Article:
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Optimizing sowing density-based management decisions with different nitrogen rates on smallholder maize farms in northern Nigeria
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In this study, the CERES-Maize model was calibrated and evaluated using data from 60 farmers’ fields across Sudan (SS) and Northern Guinea (NGS) Savannas of Nigeria in 2016 and 2017 rainy seasons. The trials consisted of 10 maize varieties sown at three different sowing densities (2.6, 5.3, and 6.6 plants m−2) across farmers’ field with contrasting agronomic and nutrient management histories. Model predictions in both years and locations were close to observed data for both calibration and evaluation exercises as evidenced by low normalized root mean square error (RMSE) (≤15%), high modified d-index (> 0.6), and high model efficiency (>0.45) values for the phenology, growth, and yield data across all varieties and agro-ecologies. In both years and locations and for both calibration and evaluation exercises, very good agreements were found between observed and model-simulated grain yields, number of days to physiological maturity, above-ground biomass, and harvest index. Two separate scenario analyses were conducted using the long-term (26 years) weather records for Bunkure (representing the SS) and Zaria (representing the NGS). The early and extra-early varieties were used in the SS while the intermediate and late varieties were used in the NGS. The result of the scenario analyses showed that early and extra-early varieties grown in the SS responds to increased sowing density up to 8.8 plants m−2 when the recommended rate of N fertilizers (90 kg N ha−1) was applied. In the NGS, yield responses were observed up to a density of 6.6 plants m−2 with the application of 120 kg N ha−1 for the intermediate and late varieties. The highest mean monetary returns to land (US$1336.1 ha−1) were simulated for scenarios with 8.8 plants m−2 and 90 kg N ha−1, while the highest return to labor (US$957.7 ha−1) was simulated for scenarios with 6.6 plants m−2 and 90 Kg N ha−1 in the SS. In the NGS, monetary return per hectare was highest with a planting density of 6.6 plants m−2 with the application of 120 kg N, while the return to labor was highest for sowing density of 5.3 plants m−2 at the same N fertilizer application rates. The results of the long-term simulations predicted increases in yield and economic returns to land and labor by increasing sowing densities in the maize belts of Nigeria without applying N fertilizers above the recommended rates.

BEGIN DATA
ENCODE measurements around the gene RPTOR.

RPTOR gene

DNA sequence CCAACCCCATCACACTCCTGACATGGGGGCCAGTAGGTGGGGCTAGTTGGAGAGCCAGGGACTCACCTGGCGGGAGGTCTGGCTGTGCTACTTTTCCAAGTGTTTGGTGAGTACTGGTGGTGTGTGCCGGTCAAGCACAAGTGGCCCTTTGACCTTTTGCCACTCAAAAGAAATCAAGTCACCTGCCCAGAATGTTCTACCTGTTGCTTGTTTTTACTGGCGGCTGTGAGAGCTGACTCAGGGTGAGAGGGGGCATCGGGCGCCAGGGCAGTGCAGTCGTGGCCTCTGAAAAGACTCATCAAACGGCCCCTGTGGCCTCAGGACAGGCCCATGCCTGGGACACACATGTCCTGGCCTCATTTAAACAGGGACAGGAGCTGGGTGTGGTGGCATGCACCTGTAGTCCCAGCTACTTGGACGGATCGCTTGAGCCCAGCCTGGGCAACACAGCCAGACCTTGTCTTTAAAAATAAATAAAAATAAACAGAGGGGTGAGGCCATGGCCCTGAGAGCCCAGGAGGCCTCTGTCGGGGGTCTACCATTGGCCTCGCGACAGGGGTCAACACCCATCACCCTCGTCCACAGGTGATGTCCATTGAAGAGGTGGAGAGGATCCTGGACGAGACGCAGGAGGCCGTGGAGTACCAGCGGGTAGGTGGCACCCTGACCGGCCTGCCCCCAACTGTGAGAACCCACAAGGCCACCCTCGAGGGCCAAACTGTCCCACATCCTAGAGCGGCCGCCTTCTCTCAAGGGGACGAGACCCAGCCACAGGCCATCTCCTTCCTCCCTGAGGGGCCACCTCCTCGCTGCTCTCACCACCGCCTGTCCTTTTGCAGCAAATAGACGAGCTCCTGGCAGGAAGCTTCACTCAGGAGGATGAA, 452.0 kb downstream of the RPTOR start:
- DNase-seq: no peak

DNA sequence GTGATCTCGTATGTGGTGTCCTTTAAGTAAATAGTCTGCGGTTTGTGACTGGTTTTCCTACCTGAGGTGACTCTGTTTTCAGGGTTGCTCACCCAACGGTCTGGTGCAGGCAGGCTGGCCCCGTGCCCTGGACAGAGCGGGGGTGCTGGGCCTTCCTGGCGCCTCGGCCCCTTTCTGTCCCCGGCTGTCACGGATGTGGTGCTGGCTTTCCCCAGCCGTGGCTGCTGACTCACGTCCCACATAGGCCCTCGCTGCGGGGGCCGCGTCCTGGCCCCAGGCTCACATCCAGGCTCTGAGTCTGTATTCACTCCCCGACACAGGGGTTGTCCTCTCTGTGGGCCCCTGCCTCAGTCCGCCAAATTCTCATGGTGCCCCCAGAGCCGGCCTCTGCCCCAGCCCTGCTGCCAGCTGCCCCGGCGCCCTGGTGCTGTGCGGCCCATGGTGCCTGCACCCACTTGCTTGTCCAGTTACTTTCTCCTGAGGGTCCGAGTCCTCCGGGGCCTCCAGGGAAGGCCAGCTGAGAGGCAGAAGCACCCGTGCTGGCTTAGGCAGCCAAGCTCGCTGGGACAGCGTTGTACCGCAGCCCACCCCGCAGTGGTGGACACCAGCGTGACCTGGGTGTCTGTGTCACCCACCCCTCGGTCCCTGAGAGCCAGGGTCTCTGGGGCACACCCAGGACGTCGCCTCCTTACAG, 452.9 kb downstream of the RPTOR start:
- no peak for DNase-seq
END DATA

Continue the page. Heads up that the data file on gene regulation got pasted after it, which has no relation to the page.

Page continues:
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Permanent link to this itemhttps://hdl.handle.net/20.500.12478/7114
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